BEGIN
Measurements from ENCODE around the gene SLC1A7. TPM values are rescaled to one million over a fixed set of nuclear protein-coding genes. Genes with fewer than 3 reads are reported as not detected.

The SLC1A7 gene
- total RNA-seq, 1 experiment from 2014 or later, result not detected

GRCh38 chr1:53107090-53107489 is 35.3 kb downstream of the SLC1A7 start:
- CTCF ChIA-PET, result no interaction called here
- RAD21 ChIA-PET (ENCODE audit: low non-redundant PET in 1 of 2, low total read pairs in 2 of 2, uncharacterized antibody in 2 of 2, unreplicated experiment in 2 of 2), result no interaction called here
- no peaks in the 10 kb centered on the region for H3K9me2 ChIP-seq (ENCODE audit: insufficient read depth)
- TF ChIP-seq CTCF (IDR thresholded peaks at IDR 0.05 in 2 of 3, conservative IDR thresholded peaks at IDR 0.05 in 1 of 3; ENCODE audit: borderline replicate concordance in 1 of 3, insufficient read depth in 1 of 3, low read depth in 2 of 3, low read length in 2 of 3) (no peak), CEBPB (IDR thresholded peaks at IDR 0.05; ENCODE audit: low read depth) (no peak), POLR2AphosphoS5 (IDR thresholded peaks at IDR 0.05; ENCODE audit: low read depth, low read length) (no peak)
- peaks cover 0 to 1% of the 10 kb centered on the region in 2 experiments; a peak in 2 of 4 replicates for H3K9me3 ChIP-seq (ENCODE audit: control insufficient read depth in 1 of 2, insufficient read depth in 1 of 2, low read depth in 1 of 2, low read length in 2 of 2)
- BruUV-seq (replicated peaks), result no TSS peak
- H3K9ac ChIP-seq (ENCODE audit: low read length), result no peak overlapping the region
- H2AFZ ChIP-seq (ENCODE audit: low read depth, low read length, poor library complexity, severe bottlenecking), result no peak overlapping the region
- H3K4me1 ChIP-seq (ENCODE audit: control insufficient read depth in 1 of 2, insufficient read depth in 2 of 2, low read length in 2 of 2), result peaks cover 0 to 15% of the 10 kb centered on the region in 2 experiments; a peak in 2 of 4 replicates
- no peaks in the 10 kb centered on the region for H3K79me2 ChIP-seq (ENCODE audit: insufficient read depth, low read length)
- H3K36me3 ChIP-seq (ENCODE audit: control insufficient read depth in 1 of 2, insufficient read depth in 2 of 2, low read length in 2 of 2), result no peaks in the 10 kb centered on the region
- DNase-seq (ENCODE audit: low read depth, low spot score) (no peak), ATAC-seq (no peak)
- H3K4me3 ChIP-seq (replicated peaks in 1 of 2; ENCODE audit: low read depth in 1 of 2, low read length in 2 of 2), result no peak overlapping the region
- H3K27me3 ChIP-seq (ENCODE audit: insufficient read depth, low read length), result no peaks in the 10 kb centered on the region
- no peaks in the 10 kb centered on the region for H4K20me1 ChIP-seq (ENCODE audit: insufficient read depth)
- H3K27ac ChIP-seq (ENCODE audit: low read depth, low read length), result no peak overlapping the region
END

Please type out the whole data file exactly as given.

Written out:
Measurements from ENCODE around the gene SLC1A7. TPM values are rescaled to one million over a fixed set of nuclear protein-coding genes. Genes with fewer than 3 reads are reported as not detected.

The SLC1A7 gene
- total RNA-seq, 1 experiment from 2014 or later, result not detected

GRCh38 chr1:53107090-53107489 is 35.3 kb downstream of the SLC1A7 start:
- CTCF ChIA-PET, result no interaction called here
- RAD21 ChIA-PET (ENCODE audit: low non-redundant PET in 1 of 2, low total read pairs in 2 of 2, uncharacterized antibody in 2 of 2, unreplicated experiment in 2 of 2), result no interaction called here
- no peaks in the 10 kb centered on the region for H3K9me2 ChIP-seq (ENCODE audit: insufficient read depth)
- TF ChIP-seq CTCF (IDR thresholded peaks at IDR 0.05 in 2 of 3, conservative IDR thresholded peaks at IDR 0.05 in 1 of 3; ENCODE audit: borderline replicate concordance in 1 of 3, insufficient read depth in 1 of 3, low read depth in 2 of 3, low read length in 2 of 3) (no peak), CEBPB (IDR thresholded peaks at IDR 0.05; ENCODE audit: low read depth) (no peak), POLR2AphosphoS5 (IDR thresholded peaks at IDR 0.05; ENCODE audit: low read depth, low read length) (no peak)
- peaks cover 0 to 1% of the 10 kb centered on the region in 2 experiments; a peak in 2 of 4 replicates for H3K9me3 ChIP-seq (ENCODE audit: control insufficient read depth in 1 of 2, insufficient read depth in 1 of 2, low read depth in 1 of 2, low read length in 2 of 2)
- BruUV-seq (replicated peaks), result no TSS peak
- H3K9ac ChIP-seq (ENCODE audit: low read length), result no peak overlapping the region
- H2AFZ ChIP-seq (ENCODE audit: low read depth, low read length, poor library complexity, severe bottlenecking), result no peak overlapping the region
- H3K4me1 ChIP-seq (ENCODE audit: control insufficient read depth in 1 of 2, insufficient read depth in 2 of 2, low read length in 2 of 2), result peaks cover 0 to 15% of the 10 kb centered on the region in 2 experiments; a peak in 2 of 4 replicates
- no peaks in the 10 kb centered on the region for H3K79me2 ChIP-seq (ENCODE audit: insufficient read depth, low read length)
- H3K36me3 ChIP-seq (ENCODE audit: control insufficient read depth in 1 of 2, insufficient read depth in 2 of 2, low read length in 2 of 2), result no peaks in the 10 kb centered on the region
- DNase-seq (ENCODE audit: low read depth, low spot score) (no peak), ATAC-seq (no peak)
- H3K4me3 ChIP-seq (replicated peaks in 1 of 2; ENCODE audit: low read depth in 1 of 2, low read length in 2 of 2), result no peak overlapping the region
- H3K27me3 ChIP-seq (ENCODE audit: insufficient read depth, low read length), result no peaks in the 10 kb centered on the region
- no peaks in the 10 kb centered on the region for H4K20me1 ChIP-seq (ENCODE audit: insufficient read depth)
- H3K27ac ChIP-seq (ENCODE audit: low read depth, low read length), result no peak overlapping the region